Lansing, MI -(Ammoland.com)- Steve Schmitt; a wildlife veterinarian with the Michigan Department of Natural Resources, has been named Wildlife Biologist of the Year by the Michigan Involvement Committee of Safari Club International.
A 36-year DNR veteran, Schmitt helps run the DNR’s wildlife disease lab at the Michigan State University Diagnostic Center for Population and Animal Health.
“Steve is a nationally recognized expert on wildlife diseases and a unique resource for us here in the state of Michigan,” said DNR Wildlife Division Chief Russ Mason. “We are pleased and proud to see him garner this recognition from Safari Club.”
Bob Taylor, chairman of SCI’s Michigan Involvement Committee, noted that Michigan is one of the few places in the world with bovine tuberculosis in the wild deer herd and “we’re lucky that Dr. Schmitt is here to help us manage this disease.”
Schmitt said it was both an honor and a pleasure to be recognized by such a top-notch conservation group as Safari Club International.
“The 11 Safari Club chapters in Michigan have spent millions of dollars here in Michigan on everything from the current predator/prey study in the Upper Peninsula to Operation Moose Lift more than 25 years ago,” Schmitt said. “It’s safe to say that without the Safari Club, we wouldn’t have moose in Michigan today.”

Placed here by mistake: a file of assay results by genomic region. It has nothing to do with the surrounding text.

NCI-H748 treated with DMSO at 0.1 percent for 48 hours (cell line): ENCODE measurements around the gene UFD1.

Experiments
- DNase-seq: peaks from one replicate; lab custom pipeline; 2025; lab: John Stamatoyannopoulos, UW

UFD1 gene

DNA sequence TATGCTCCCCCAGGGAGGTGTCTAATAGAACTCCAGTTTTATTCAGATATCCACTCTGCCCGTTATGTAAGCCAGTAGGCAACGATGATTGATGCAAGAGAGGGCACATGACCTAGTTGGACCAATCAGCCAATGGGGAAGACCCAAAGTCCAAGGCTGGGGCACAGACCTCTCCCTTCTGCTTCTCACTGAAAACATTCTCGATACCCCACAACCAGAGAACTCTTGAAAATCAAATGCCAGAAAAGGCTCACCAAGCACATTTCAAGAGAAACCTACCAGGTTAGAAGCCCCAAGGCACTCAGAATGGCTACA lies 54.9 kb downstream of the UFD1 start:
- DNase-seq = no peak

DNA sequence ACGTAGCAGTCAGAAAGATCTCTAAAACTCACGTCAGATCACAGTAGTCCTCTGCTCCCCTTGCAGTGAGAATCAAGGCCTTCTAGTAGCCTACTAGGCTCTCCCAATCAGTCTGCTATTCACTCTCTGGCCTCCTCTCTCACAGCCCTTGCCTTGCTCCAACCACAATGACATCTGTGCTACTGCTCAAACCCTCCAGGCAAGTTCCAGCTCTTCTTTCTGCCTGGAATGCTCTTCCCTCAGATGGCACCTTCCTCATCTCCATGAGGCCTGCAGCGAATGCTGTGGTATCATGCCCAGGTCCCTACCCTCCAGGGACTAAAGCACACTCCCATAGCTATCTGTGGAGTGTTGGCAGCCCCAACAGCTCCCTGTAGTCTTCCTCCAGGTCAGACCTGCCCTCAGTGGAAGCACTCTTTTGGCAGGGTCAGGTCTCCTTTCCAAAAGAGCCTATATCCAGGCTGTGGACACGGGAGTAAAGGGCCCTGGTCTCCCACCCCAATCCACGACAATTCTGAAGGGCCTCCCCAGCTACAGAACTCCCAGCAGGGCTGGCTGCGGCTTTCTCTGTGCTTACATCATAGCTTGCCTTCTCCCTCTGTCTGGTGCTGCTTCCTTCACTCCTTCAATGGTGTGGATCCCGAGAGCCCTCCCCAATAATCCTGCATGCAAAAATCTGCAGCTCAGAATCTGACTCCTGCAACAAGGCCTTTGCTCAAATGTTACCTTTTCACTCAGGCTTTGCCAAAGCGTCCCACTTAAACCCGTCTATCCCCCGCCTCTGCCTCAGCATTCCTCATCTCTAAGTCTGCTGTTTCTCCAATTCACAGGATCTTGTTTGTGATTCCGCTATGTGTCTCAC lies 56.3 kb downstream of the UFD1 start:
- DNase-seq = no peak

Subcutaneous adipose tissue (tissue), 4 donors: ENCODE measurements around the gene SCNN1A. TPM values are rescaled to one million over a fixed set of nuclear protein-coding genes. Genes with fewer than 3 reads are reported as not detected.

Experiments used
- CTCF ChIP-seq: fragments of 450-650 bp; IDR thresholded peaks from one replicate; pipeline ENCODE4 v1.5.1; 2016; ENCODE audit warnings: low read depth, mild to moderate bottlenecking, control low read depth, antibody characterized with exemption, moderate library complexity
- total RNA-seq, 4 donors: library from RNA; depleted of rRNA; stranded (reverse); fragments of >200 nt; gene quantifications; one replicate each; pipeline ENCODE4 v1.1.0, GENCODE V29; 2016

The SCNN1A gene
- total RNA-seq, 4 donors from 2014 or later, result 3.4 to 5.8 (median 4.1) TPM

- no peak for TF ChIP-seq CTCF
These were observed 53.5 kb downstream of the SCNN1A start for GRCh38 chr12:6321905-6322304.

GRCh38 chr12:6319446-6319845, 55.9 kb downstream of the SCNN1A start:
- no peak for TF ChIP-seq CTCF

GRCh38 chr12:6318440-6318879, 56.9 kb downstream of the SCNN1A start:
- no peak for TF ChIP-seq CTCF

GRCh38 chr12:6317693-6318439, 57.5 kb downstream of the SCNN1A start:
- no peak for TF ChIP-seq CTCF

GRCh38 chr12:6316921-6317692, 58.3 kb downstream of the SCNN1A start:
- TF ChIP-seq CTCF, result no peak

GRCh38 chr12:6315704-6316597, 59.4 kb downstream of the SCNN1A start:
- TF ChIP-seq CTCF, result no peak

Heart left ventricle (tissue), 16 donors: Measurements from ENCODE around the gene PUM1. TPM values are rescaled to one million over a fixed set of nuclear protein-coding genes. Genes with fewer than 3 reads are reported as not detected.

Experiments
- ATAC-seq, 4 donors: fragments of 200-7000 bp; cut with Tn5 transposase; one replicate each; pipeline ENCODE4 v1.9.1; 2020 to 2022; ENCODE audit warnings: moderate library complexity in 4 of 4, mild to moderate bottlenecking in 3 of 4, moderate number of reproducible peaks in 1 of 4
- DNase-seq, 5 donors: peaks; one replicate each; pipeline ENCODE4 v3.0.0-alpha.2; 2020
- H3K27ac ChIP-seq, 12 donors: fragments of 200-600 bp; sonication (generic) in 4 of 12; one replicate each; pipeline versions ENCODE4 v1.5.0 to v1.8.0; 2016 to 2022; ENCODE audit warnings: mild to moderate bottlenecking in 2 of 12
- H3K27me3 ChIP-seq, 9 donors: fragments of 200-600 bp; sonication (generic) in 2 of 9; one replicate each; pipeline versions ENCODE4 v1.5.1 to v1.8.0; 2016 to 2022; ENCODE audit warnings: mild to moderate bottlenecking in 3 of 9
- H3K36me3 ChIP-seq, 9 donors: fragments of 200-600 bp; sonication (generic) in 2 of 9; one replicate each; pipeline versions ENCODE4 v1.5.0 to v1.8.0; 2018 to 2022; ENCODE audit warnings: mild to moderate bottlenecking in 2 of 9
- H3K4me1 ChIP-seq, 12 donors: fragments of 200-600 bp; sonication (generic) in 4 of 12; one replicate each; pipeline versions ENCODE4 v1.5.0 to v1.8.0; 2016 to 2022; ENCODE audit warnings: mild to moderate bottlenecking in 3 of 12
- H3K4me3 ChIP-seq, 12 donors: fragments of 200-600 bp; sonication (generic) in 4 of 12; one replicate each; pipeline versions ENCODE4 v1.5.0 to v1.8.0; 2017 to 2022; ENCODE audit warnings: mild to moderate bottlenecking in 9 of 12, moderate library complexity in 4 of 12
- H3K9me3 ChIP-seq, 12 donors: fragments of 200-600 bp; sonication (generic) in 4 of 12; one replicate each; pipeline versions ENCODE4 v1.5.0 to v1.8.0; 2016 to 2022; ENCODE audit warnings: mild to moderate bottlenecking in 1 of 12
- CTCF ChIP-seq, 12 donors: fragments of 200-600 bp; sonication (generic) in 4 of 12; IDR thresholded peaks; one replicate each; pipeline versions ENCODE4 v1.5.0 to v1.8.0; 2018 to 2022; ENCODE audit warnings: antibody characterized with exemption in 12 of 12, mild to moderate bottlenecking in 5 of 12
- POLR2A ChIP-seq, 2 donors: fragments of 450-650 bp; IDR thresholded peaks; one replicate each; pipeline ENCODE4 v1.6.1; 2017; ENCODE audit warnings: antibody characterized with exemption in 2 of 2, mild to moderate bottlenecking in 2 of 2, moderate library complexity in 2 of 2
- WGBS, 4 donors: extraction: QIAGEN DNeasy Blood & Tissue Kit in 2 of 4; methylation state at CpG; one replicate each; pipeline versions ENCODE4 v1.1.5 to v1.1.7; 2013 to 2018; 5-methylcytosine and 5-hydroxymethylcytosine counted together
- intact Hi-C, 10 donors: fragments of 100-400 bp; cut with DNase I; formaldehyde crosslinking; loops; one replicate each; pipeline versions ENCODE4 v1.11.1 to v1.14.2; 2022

Taylor and Mason presented the Wildlife Biologist of the Year award to Schmitt last week at the June meeting of the Natural Resources Commission in Lansing.
About The SCI Michigan Involvement Committee
The SCI Michigan Involvement Committee was formed in 1980 with representatives from each Safari Club International chapter in Michigan. Committee members work with the Department of Natural Resources to coordinate funding of DNR wildlife conservation programs and research projects that might otherwise not be funded.
About The Michigan Department of Natural Resources
The Michigan Department of Natural Resources is committed to the conservation, protection, management, use and enjoyment of the state’s natural and cultural resources for current and future generations.
About The Safari Club International
SCI has approximately 200 Chapters worldwide and its members represent all 50 of the United States as well as 106 other countries. SCI’s proactive leadership in a host of cooperative wildlife conservation, outdoor education and humanitarian programs, with the SCI Foundation and other conservation groups, research institutions and government agencies, empowers sportsmen to be contributing community members and participants in sound wildlife management and conservation.